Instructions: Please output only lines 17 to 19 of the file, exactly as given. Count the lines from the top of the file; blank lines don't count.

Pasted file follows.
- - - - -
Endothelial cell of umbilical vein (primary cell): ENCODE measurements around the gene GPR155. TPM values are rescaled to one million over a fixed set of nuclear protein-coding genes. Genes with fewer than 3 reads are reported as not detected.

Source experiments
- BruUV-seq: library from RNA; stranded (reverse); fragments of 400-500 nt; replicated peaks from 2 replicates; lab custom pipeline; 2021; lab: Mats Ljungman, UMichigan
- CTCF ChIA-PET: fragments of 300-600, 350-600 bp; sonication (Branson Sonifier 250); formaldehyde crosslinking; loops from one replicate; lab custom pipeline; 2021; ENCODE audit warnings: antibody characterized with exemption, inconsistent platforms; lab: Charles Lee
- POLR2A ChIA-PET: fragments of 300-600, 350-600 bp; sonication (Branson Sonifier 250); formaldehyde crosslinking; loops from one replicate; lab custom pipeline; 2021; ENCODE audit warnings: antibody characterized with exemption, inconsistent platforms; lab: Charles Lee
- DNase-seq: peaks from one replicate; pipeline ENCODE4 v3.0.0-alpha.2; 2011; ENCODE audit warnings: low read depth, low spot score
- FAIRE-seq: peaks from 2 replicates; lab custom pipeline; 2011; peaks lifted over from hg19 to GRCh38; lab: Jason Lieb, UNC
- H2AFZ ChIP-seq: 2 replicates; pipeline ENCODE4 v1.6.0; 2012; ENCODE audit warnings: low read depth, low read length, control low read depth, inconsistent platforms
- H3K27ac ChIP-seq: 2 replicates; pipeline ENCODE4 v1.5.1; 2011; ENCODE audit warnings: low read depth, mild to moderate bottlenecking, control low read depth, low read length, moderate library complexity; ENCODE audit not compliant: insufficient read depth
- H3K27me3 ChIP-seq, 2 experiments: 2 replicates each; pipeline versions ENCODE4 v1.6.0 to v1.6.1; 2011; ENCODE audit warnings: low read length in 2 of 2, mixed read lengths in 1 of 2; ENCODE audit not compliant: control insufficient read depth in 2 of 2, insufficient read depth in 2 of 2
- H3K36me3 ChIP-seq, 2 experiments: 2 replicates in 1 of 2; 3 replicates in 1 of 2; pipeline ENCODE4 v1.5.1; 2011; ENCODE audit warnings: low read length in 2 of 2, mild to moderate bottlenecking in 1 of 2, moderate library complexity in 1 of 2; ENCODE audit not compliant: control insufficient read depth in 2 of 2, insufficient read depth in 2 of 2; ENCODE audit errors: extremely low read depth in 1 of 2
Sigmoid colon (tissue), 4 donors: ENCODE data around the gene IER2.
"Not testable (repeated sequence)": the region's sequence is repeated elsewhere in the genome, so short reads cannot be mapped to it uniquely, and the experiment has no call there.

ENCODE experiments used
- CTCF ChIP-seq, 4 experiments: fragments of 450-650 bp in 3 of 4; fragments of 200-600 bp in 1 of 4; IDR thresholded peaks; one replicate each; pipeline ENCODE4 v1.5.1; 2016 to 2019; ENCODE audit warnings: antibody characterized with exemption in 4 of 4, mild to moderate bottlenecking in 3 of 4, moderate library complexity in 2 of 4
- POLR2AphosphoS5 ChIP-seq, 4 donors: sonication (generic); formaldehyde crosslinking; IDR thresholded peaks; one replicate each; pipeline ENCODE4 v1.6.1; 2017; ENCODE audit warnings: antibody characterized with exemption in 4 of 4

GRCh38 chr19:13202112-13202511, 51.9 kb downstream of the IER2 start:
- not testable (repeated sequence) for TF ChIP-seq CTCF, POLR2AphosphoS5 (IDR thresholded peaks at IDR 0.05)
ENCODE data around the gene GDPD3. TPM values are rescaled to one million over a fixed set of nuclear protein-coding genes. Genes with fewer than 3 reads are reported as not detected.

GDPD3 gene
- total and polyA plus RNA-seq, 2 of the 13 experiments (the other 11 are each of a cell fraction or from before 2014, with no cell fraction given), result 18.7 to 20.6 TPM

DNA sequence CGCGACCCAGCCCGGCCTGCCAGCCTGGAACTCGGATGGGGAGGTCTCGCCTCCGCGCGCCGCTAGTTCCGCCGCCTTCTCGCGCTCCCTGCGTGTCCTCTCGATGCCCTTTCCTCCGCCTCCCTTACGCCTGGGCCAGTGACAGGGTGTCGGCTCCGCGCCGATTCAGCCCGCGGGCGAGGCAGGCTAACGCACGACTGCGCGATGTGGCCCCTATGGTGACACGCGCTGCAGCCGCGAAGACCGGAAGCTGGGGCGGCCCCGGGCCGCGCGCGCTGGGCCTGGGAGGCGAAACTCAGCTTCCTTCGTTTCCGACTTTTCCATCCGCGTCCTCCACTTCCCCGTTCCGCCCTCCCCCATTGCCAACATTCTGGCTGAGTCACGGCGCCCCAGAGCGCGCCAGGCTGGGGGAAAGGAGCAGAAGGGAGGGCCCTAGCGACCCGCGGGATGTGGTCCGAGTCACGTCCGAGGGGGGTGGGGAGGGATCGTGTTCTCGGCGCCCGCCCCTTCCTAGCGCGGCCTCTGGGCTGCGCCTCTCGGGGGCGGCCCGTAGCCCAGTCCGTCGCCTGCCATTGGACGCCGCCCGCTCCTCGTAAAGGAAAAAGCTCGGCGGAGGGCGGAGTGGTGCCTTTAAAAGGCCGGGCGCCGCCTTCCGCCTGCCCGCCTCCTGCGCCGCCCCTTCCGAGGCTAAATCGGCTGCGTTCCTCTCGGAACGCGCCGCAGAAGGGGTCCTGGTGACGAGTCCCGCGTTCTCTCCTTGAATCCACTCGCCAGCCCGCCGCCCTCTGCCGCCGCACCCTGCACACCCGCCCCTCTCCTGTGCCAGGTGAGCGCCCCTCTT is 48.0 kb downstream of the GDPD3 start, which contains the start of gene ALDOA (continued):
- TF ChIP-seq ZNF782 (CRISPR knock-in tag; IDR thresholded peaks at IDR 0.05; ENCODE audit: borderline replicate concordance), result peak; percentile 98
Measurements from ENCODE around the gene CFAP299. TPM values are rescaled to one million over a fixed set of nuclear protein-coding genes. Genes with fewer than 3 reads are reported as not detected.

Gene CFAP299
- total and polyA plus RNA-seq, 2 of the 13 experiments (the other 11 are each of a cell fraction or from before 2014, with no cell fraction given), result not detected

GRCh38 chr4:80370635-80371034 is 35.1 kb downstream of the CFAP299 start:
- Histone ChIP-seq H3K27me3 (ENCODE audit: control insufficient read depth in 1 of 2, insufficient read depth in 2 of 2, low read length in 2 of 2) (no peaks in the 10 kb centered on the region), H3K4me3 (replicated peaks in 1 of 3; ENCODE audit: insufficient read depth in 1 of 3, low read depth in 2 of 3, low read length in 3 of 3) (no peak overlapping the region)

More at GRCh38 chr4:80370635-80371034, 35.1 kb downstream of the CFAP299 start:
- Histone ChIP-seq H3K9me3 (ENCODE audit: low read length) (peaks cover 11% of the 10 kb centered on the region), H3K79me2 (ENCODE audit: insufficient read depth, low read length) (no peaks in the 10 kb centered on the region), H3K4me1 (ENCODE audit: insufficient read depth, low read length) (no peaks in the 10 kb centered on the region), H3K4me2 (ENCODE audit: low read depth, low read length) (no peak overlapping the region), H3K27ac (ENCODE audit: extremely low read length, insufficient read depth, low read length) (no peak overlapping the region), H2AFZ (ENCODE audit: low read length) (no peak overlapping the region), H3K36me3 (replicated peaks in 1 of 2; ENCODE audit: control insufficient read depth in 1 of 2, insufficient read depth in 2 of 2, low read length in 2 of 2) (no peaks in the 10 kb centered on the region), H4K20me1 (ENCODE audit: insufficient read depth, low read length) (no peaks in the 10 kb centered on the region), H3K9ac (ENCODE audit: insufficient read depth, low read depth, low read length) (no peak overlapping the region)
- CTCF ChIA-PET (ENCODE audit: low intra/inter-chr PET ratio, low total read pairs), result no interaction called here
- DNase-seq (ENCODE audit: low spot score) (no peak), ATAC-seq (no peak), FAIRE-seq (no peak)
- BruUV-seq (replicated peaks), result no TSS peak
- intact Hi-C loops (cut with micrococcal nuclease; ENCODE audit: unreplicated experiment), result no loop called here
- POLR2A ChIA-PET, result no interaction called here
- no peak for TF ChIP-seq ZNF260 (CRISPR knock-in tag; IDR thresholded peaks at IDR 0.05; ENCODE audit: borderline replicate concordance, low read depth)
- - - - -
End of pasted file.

GRCh38 chr19:13202112-13202511, 51.9 kb downstream of the IER2 start:
- not testable (repeated sequence) for TF ChIP-seq CTCF, POLR2AphosphoS5 (IDR thresholded peaks at IDR 0.05)
ENCODE data around the gene GDPD3. TPM values are rescaled to one million over a fixed set of nuclear protein-coding genes. Genes with fewer than 3 reads are reported as not detected.